In the 1930s Hildebrandt used a number of ads featuring similar hand-drawn cartoon illustrations as in the 1943 ad that opens this article. I assume the same artist did the drawings for all of these ads, as the style looks very much the same. In my opinion, these cartoons add a richness, warmth and humor to the message and sales pitch, and make the ads much more appealing than the ones using cropped photos. Check out the three wonderful ads below.

1935 Hildebrandt magazine ad (Hunting & Fishing).
1935 Hildebrandt magazine ad (National Sportsman).
1936 Hildebrandt magazine ad (Sports Afield).

1949 showed a post-WWII ad featuring Hiram Hildebrandt, one of John J. Hildebrandt’s three children and the manager of the family business from 1912 until his death in 1954. This image of Hiram is the same image that graces the covers of the famous Hildebrandt Hints catalogs of the time. In some of the Hildebrandt’s Hints catalogs of the era, famed angler Cal Johnson was featured on the back cover, touting the effectiveness of Hildebrandt Spinners. This ad also uses the Hildebrandt slogan, “baits that hook and land ‘em.”

A rather staid Hildebrandt advertisement from 1949, featuring Hiram Hildebrandt in a picture that would grace several editions of Hildebrandt's Hints catalogs.
Back cover of a vintage Hildebrandt's Hints catalog and tips booklet, featuring famed outdoorsman Cal Johnson. I've included this photo simply because it's a fantastic image.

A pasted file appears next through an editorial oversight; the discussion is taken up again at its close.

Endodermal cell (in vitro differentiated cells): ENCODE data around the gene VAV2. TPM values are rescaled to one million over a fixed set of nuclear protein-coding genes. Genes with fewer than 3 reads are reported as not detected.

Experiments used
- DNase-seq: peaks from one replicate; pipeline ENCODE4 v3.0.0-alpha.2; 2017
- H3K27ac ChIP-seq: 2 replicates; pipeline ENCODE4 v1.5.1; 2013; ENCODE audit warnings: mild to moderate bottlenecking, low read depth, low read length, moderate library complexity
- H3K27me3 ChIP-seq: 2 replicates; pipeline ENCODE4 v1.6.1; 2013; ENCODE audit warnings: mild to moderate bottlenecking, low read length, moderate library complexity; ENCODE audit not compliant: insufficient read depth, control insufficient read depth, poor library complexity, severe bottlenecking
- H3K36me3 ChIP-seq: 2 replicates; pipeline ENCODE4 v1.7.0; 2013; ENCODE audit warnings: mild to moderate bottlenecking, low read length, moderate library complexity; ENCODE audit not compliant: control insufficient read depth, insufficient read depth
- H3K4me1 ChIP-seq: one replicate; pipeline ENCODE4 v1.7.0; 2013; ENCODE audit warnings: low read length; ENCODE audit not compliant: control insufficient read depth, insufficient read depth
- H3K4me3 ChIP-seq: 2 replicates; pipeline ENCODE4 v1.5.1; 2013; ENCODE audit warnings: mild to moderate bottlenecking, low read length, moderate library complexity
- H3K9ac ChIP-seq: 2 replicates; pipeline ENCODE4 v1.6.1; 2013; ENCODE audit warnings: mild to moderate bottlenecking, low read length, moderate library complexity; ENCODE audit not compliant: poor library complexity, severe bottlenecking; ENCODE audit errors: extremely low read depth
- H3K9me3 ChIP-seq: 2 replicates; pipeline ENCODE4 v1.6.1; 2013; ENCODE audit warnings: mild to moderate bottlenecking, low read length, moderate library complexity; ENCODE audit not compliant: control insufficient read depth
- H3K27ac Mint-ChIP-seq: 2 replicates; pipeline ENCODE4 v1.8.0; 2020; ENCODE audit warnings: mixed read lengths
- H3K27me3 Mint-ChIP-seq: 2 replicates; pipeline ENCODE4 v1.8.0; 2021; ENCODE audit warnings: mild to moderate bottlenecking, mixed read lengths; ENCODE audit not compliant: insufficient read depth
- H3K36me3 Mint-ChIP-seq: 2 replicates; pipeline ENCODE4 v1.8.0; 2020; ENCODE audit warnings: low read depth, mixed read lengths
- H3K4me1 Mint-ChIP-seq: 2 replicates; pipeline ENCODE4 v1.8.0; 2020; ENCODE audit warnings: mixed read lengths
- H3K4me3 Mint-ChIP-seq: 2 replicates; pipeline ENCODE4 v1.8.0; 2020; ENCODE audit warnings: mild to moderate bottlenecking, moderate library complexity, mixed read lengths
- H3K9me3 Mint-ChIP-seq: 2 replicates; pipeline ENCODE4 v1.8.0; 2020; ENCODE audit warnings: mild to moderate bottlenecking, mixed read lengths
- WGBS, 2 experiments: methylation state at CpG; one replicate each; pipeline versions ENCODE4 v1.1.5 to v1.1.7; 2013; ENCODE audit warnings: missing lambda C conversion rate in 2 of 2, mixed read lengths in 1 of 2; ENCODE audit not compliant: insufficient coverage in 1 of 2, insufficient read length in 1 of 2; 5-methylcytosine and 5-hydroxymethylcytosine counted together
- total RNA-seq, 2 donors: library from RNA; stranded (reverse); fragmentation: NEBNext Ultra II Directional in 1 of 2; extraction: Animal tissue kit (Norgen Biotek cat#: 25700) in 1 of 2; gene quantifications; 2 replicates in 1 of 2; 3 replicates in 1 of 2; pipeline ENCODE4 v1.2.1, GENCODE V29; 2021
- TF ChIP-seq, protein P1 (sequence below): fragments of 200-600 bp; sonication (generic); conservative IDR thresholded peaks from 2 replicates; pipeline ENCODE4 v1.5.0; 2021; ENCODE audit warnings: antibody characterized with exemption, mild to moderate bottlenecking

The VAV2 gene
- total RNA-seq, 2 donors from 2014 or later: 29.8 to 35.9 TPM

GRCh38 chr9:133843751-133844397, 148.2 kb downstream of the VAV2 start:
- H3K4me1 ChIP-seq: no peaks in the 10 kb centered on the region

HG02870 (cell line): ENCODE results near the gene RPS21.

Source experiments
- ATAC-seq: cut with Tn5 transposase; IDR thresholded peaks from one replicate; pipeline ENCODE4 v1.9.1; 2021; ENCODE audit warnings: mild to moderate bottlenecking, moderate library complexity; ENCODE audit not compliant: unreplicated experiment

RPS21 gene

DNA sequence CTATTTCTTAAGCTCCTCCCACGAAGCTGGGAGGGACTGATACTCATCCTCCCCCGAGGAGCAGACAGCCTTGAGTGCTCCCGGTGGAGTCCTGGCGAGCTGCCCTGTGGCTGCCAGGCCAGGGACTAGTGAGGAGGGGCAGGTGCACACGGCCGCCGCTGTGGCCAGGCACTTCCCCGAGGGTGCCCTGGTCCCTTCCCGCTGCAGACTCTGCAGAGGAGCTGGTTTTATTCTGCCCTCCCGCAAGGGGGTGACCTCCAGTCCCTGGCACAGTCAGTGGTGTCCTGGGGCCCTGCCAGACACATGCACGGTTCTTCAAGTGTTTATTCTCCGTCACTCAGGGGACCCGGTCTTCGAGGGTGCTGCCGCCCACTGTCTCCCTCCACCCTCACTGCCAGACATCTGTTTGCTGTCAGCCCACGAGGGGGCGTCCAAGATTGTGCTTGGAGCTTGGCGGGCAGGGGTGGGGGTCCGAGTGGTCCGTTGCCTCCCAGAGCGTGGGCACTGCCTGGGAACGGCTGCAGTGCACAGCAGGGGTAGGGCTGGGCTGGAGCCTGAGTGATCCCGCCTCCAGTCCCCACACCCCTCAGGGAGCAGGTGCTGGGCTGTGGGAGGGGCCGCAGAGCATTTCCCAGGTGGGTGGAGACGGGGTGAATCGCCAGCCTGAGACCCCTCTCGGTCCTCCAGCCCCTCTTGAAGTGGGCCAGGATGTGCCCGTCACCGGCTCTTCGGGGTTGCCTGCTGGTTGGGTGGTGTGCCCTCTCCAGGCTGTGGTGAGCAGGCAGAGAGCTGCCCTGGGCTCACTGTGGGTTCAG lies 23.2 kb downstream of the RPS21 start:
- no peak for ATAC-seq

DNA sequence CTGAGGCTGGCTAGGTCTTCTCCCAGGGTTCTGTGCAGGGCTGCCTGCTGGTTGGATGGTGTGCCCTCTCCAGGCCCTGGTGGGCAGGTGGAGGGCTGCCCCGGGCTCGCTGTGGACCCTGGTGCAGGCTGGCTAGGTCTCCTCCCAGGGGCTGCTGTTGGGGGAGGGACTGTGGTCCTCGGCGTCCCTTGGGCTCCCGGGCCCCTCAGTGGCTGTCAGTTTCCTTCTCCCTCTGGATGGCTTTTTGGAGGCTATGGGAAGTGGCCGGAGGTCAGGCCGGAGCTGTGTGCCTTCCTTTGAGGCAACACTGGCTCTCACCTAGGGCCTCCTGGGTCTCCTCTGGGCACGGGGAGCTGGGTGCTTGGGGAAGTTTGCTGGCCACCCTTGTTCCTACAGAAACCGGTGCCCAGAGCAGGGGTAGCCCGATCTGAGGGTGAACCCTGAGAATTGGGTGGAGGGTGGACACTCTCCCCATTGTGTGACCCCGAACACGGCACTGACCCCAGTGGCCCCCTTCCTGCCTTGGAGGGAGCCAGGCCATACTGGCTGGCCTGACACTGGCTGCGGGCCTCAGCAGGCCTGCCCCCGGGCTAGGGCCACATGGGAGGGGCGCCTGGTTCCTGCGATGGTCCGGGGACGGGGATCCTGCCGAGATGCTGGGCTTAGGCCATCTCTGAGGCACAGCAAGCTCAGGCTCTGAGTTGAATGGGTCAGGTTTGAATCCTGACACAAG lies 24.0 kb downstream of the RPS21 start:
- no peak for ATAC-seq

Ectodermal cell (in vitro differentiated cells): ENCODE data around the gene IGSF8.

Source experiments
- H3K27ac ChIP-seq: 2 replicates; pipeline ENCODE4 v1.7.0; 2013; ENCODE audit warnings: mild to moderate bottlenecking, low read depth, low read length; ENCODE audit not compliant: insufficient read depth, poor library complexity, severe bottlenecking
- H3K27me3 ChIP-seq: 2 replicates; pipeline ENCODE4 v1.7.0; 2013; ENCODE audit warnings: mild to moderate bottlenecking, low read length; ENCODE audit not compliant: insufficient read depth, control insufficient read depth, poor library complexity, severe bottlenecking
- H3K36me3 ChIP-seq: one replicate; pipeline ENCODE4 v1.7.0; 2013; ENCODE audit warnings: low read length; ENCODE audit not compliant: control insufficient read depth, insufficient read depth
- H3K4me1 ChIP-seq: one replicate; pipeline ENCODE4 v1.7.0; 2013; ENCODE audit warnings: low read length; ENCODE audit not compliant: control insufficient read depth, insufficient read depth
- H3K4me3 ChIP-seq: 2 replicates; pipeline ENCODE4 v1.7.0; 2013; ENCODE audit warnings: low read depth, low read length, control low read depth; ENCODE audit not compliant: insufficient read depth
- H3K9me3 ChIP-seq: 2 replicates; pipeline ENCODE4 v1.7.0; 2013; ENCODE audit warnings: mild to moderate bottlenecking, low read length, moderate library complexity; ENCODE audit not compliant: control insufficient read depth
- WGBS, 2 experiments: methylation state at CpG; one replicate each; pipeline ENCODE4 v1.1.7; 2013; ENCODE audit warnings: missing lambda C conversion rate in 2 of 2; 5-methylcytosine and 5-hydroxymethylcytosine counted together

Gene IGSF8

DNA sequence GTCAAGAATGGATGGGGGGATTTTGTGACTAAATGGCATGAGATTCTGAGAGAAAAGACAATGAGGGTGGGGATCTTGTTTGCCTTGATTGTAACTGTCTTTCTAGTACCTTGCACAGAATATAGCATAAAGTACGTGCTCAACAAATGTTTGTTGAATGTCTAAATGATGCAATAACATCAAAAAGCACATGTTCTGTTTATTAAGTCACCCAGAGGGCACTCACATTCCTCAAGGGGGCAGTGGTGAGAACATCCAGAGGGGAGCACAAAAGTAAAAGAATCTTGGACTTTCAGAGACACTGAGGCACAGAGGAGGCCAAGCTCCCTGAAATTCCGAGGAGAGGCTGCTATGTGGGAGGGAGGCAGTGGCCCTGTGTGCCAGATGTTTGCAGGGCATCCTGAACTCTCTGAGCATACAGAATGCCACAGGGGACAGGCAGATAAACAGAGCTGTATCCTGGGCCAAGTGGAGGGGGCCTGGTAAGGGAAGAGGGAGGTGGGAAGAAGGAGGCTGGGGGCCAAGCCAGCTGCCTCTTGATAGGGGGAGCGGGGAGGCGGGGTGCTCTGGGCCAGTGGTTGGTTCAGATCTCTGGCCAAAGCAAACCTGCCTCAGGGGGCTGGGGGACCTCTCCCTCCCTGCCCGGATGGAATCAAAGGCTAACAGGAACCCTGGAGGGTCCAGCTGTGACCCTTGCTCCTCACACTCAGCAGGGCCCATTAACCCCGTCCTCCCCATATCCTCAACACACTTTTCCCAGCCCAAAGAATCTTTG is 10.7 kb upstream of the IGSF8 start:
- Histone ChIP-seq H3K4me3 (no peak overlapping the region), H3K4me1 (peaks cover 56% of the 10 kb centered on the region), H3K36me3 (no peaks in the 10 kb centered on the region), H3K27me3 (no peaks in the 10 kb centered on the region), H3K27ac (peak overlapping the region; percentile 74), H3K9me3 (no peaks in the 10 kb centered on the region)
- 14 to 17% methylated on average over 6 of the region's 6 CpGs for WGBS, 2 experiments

The final two ads were newspaper ads that were run after Hiram’s death, when his sons John Jr. and Alan ran the company. In these ads we see that John Jr’s creation, the Snagless Sally, is marketed to bass anglers, and specifically to “lunker bass” anglers. The ad from 1958 shows a stringer of four bass said to weigh 36 lbs, 10 ozs, all allegedly caught on the Snagless Sally. Interestingly, above the ad are two smaller ads for different retail stores piggybacking on the Hildebrandt Snagless Sally ad, one of which declares “bass murder.” You can’t get much more direct than that!

The second Snagless Sally ad is from 1961 and follows the same format as the previous ad. The only difference is the picture. Instead of a stringer of bass the image shows an angler holding an 8 lb. largemouth in one hand and a 4.5 pounder in the other. He declares, “I truly believe Snagless Sally is by far the best bait for taking bass.” And above the Hildebrandt ad are again two small ads from hardware stores that carry the Snagless Sally.

1958 Hildebrandt Snagless Sally newspaper ad, geared towards "lunker bass" anglers. Do those 4 bass really weigh more than 36 pounds? Source: The Montgomery Advertiser, AL 4/5/1958.
1961 Hildebrandt Snagless Sally newspaper ad, again targeting lunker bass anglers. The photo in this one is more believable, as Thomas Breland offers a convincing testimonial to the effectiveness of the Snagless Sally. Source: The Troy Messenger, AL 3/10/1961.

Eventually, John’s sons Tim and Greg, and their cousin Mark, ran the John J. Hildebrandt company until they sold it to the Yakima Bait Company in 2006. By this time the old ads with their colorful language, artful illustrations and badly cropped photographs were a thing of the past. But that final team of founder John J. Hildebrandt’s great-grandsons made for four generations of the Hildebrandt family and over a hundred years in business. That’s quite a record.